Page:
About Quizzes

Military Preparations for World War I

The outbreak of World War I in 1914 did not inspire Americans to join the fray. The initial incident, the assassination of Archduke Ferdinand by Serbians, became quickly lost in the sequence of declarations of war that followed. Russia declared war on Austria-Hungary because it was an ally of Serbia. Germany declared war on Russia because it was an ally of Austria-Hungary. France declared war on Germany because it was an ally of Russia. The British held back but when Germany attacked France through the Low Countries, they were entangled by their treaty commitments to Belgium. All this must have seemed madness to the typical American, who overwhelmingly opposed sending troops to Europe. Others went farther and opposed any steps toward military preparedness. Opponents to a military buildup came in three varieties. The pro-Germans recognized that it was very unlikely that the United States would ever be an ally of Germany in the war, so their best hope was to keep America neutral. Philosophical pacifists opposed World War I as they would oppose any war, while socialists viewed the conflict as a callous attempt by capitalists to expand their markets for military materiel. Oswald Garrison Villard, a New York writer and reformer, represented two of those views at once. His father, Henry Villard, had been born in Germany and had converted to pacifism after working as a war correspondent, a view the son shared. Oswald Villard wrote in the New York Evening Post in 1916 an article entitled, "Preparedness is Militarism:"

Now, the real significance of this is that we have all at once, in the midst of a terrifying cataclysm, abjured our faith in many things American. We no longer believe, as for 140 years, in the moral power of an America unarmed and unafraid; we believe suddenly that the influence of the United States is to be measured only by the number of our soldiery and our dreadnoughts -- our whole history to the contrary notwithstanding.
Simeon Strunsky, an immigrant from Russian who worked for the New York Evening Post as an editor during World War I, put forward the economic argument that enthusiasm for military preparations came primarily from capitalists:
Thus, while New York as a whole is favorable towards arma- ments, the emphasis varies with class considerations. The tone of the individual newspapers is plain evidence. Recall that the Hearst newspapers in New York, as in every city where they are established, appeal to our lowest social stratum when measured by the income-tax scale. It is therefore significant that the Hearst papers should be cooler towards armaments as a reflex of European conditions, than any other New York newspaper. Go up one step further and we find that the Pulitzer papers, and especially the Morning World, appeals predominantly to the small business man, to the retail shop-keeper, the more prosperous of the skilled worker, and the moderately prosperous suburban class. And the World is more outspoken for armaments than the Hearst papers. But the World shows moderation, and that I attribute to the fact I have just mentioned that its public is among the smaller business men and the moderately prosperous sections of the community. It is only when you reach the solid business class and beyond that, the realm of big business and established social position — when you reach the public covered by the Times, by the Sun, by the Herald and the Tribune, that you find the militaristic agitation in its most violent form. I believe it is plain that whether in Kansas or in New York, whether sentiment is predominantly against armaments or in favor, class lines cut across the prevailing drift of opinion.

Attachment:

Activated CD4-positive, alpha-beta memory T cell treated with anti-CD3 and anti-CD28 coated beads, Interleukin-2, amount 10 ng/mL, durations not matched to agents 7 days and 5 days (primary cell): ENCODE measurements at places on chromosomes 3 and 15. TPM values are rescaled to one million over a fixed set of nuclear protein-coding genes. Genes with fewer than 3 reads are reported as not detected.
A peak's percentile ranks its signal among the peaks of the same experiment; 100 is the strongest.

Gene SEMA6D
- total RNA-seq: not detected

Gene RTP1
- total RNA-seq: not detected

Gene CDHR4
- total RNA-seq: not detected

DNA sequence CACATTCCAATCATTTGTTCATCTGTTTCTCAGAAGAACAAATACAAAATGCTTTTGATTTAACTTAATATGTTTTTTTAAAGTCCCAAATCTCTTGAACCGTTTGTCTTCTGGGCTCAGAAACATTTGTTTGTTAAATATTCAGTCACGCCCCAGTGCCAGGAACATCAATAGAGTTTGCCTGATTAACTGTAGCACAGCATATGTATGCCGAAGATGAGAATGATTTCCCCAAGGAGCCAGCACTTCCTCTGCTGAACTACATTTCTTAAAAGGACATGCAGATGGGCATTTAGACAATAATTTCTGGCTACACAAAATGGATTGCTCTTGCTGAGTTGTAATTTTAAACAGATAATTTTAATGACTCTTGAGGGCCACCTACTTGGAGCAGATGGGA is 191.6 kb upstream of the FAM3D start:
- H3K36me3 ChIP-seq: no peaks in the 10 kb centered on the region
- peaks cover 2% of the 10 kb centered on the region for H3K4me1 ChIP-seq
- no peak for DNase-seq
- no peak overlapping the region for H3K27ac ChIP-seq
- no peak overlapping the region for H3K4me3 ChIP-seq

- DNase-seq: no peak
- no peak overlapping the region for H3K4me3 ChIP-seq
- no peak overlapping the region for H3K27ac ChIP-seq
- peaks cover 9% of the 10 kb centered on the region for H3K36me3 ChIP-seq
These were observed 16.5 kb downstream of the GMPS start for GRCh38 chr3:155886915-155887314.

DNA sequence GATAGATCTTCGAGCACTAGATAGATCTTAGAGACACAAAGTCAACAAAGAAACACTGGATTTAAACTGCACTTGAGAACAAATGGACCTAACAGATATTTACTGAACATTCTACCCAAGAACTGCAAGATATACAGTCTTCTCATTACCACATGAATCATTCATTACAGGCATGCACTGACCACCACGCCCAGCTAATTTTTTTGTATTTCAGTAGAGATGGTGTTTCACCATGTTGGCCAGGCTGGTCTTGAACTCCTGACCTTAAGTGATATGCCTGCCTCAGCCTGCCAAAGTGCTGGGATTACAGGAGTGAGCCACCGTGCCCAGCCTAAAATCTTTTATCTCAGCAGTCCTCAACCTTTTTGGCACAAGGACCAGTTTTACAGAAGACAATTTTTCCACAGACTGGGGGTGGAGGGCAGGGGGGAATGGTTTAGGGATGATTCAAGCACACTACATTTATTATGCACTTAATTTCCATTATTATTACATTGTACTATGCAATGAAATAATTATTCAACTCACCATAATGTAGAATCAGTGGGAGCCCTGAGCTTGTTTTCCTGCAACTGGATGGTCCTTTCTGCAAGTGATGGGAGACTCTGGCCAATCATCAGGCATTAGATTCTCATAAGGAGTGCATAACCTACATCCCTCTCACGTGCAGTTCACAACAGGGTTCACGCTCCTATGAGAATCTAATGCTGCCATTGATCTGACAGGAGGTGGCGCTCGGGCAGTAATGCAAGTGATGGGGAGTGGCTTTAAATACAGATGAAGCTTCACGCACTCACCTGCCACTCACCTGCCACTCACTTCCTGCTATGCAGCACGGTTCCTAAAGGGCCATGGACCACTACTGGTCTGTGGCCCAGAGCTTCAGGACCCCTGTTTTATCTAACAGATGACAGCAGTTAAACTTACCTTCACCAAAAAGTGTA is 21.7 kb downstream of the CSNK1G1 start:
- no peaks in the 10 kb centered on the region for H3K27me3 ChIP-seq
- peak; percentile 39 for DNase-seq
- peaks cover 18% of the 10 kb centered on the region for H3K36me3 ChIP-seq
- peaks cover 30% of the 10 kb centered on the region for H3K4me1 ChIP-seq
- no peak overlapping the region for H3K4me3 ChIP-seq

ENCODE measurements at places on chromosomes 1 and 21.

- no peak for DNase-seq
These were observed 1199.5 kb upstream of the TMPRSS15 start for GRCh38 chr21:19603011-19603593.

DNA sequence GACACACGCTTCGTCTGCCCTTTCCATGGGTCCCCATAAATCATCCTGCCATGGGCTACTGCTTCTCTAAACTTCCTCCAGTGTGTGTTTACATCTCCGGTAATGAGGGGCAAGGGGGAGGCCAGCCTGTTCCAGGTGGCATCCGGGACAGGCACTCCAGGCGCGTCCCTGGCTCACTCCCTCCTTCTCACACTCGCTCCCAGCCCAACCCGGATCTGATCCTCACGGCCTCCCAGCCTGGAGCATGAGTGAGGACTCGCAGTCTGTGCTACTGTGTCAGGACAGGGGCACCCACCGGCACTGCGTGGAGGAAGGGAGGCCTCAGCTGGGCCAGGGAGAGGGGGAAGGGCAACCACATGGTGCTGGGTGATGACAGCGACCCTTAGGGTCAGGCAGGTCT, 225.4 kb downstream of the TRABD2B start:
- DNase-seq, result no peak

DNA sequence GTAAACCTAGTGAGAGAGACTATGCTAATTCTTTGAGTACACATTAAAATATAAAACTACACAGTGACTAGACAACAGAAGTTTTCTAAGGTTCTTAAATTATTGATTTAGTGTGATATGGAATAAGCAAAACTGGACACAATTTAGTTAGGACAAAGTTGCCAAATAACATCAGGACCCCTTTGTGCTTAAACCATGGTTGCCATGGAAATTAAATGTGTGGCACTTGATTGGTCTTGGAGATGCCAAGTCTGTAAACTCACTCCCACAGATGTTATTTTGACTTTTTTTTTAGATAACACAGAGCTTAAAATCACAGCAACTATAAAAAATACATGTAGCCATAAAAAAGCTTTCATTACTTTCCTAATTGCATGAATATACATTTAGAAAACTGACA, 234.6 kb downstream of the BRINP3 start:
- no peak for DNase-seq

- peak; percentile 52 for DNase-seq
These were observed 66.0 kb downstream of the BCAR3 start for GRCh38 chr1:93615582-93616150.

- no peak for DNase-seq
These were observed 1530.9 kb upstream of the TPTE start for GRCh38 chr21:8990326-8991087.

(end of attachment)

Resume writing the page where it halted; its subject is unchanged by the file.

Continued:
Elihu Root, a prominent Republican and the winner of the 1912 Nobel Peace Prize, wrote in early 1917 that Americans could not hope to protect their liberty without a strong military:
It seems to me that we have reached a point now where we can say that a prudent man — a man competent to be a trustee of property — will see that it is necessary for us to prepare to defend our rights. For why should not this principle of national ag- gression be applied to us ? Why shouldn`t it be applied to South and Central America and the West Indies? Here we all are, rich, undefended, supine — fair game for anybody who wants national evolution.
The phrase "national evolution" recalled its use by the German government in defending its need to start World War I. Charles W. Eliot, president emeritus of Harvard University, advocated as early a 1916 for universal military service.